(WaPo) U.S. security agencies predicted a world, right around now, when water shortages and floods would “risk instability and state failure, increase regional tensions, and distract them from working with the United States on important US policy objectives.”
They forecast that in countries of strategic importance to us, “declining food security will almost certainly contribute to social disruptions and political instability.”
The time has come for us all to prioritize food in our public policy — at home and internationally.
Consider one of the most divisive factors in politics today, both in the United States and in Europe: immigration from the Global South.
Violence, corruption and lack of opportunity are nothing new in the Western Hemisphere. Though they are clearly factors in the surge to the U.S. southern border, there is something new about what is moving so many people today.
To be precise: malnutrition, hunger and food price inflation.
Hiroshima Action Statement for Resilient Global Food Security
We, the leaders of Japan, Australia, Brazil, Canada, Comoros, the Cook Islands, France, Germany, India, Indonesia, Italy, the Republic of Korea, the United Kingdom, the United States of America, Viet Nam and the European Union, reaffirmed that access to affordable, safe and nutritious food is a basic human need, and shared the importance of working closely together to respond to the worsening global food security crisis with the world facing highest risk of famine in a generation and to build more resilient, sustainable and inclusive agriculture and food systems, including through enhancing stability and predictability in international markets. … we intend to jointly take the following actions in cooperation with the international community to strengthen global food security and nutrition and call on other partners to join us in these efforts.
1. Responding to the immediate food security crisis
Global food security is threatened by multiple factors and risks such as the COVID-19 pandemic, volatile energy, food and fertilizer prices, the serious impact of climate change and armed conflicts, with disproportionate impacts on the most vulnerable, including women, children and persons with disabilities. The war in Ukraine has further aggravated the ongoing food security crisis around the world, especially in developing and least developed countries. … We call on all participants of the Black Sea Grain Initiative (BSGI) to continue and fully implement its smooth operation at its maximum potential and for as long as necessary, and stress the importance of allowing grains to continue to reach those most in need. According to UN and relevant reports, up to 828 million people were facing hunger across the world in 2021 and 258 million people in 58 food crisis countries, especially in developing and least developed countries, were estimated to need emergency food assistance in 2022. We will be working together to respond to the immediate food security crisis…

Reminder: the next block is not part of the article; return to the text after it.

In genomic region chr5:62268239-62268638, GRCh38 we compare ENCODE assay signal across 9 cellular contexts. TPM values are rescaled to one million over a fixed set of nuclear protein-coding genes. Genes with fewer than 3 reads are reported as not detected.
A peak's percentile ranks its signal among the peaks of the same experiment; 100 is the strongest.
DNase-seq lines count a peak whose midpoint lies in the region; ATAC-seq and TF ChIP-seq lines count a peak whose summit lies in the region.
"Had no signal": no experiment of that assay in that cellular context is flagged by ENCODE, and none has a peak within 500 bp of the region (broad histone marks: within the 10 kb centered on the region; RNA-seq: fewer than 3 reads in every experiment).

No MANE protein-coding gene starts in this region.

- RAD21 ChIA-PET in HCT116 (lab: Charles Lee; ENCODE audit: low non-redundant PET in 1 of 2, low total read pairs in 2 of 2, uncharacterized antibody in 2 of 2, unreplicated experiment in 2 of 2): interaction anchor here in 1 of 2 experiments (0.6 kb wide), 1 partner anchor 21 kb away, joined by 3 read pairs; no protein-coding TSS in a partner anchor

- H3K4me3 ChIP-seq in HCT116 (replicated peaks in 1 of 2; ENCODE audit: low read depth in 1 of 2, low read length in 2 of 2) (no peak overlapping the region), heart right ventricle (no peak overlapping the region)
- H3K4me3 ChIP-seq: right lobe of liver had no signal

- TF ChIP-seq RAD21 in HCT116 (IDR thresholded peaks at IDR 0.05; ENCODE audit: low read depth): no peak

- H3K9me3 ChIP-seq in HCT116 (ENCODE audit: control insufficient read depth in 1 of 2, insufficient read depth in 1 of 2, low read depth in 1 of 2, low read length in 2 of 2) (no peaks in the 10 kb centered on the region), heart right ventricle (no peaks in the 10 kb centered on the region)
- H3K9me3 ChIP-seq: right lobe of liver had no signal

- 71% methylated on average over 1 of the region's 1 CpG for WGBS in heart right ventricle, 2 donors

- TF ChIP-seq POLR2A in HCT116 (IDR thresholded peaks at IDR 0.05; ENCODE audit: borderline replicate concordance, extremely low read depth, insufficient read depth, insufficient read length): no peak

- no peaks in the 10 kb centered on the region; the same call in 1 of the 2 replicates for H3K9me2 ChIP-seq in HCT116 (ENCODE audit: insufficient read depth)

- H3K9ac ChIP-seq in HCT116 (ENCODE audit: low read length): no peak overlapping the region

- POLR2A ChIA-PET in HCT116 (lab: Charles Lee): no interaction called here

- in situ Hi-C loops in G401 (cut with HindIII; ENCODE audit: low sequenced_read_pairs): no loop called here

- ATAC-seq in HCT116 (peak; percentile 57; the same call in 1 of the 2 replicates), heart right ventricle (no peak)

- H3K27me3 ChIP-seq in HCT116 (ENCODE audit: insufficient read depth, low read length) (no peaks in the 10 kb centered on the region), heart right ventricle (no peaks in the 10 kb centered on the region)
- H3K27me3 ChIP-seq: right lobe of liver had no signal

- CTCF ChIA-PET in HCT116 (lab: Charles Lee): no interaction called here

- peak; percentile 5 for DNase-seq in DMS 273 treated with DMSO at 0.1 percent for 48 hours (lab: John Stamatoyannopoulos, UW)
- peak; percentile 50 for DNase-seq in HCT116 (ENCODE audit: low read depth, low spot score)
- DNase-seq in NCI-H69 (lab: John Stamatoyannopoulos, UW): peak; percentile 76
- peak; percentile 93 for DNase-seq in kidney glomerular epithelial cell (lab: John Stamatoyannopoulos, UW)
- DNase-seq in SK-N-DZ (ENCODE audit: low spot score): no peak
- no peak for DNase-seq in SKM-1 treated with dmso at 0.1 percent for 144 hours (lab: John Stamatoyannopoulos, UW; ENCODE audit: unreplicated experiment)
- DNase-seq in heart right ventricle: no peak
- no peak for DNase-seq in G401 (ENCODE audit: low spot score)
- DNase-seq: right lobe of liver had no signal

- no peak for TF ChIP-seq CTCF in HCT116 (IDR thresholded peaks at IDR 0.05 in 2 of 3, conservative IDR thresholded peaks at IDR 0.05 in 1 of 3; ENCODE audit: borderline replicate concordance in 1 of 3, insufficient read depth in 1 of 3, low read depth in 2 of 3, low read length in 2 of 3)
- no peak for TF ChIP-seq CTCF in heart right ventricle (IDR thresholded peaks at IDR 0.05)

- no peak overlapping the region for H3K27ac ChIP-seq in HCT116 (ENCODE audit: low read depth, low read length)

2. Preparing for and preventing future food security crises …
3. Realizing resilient global food security and nutrition for all …
To advance food security and nutrition for all
To build resilient and sustainable agriculture and food systems
Promoting innovation and technology and introducing them at every stage in food systems
Russia agrees to renew Ukraine Black Sea grain deal for 60 days
About 30.3 million tonnes of grain have been exported from Ukraine under the Black Sea deal to countries suffering from insecurity
(Al Jazeera) Russia has agreed to extend a deal that has allowed Ukraine to ship grain through the Black Sea to parts of the world struggling with hunger, a boost to global food security after the more-than-year-old war drove up prices.
“I want to give good news,” Turkish President Recep Tayyip Erdogan said on Wednesday in a televised speech. “With the efforts of our country, the support of our Russian friends and the contribution of our Ukrainian friends, the Black Sea Grain Initiative has been extended by another two months.”
Climate change, food insecurity, and migration in the Middle East
(Brookings) The Middle East is currently warming at nearly double the rate of the rest of the world, presenting current and future challenges for livability and domestic agricultural systems. At the same time, high inflation, fluctuating energy prices, and the geopolitical effects of the Russian invasion of Ukraine continue to drive up food insecurity levels across the Middle East. In a region with already high migration and displacement due to conflict and a lack of economic opportunities, these trends will likely continue to be exacerbated by the interlinked challenges of climate change and food insecurity.